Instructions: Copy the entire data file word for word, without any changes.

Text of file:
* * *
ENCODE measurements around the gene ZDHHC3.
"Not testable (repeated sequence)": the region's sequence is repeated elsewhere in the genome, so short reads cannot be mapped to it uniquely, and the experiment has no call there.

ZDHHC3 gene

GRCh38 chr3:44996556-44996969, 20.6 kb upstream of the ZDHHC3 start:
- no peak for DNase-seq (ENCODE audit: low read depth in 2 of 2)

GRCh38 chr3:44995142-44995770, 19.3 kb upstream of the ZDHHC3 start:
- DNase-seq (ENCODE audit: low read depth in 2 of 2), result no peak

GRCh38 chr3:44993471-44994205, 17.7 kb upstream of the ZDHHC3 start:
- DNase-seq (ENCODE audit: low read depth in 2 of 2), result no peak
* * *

ENCODE measurements around the gene ZDHHC3.
"Not testable (repeated sequence)": the region's sequence is repeated elsewhere in the genome, so short reads cannot be mapped to it uniquely, and the experiment has no call there.

ZDHHC3 gene

GRCh38 chr3:44996556-44996969, 20.6 kb upstream of the ZDHHC3 start:
- no peak for DNase-seq (ENCODE audit: low read depth in 2 of 2)

GRCh38 chr3:44995142-44995770, 19.3 kb upstream of the ZDHHC3 start:
- DNase-seq (ENCODE audit: low read depth in 2 of 2), result no peak

GRCh38 chr3:44993471-44994205, 17.7 kb upstream of the ZDHHC3 start:
- DNase-seq (ENCODE audit: low read depth in 2 of 2), result no peak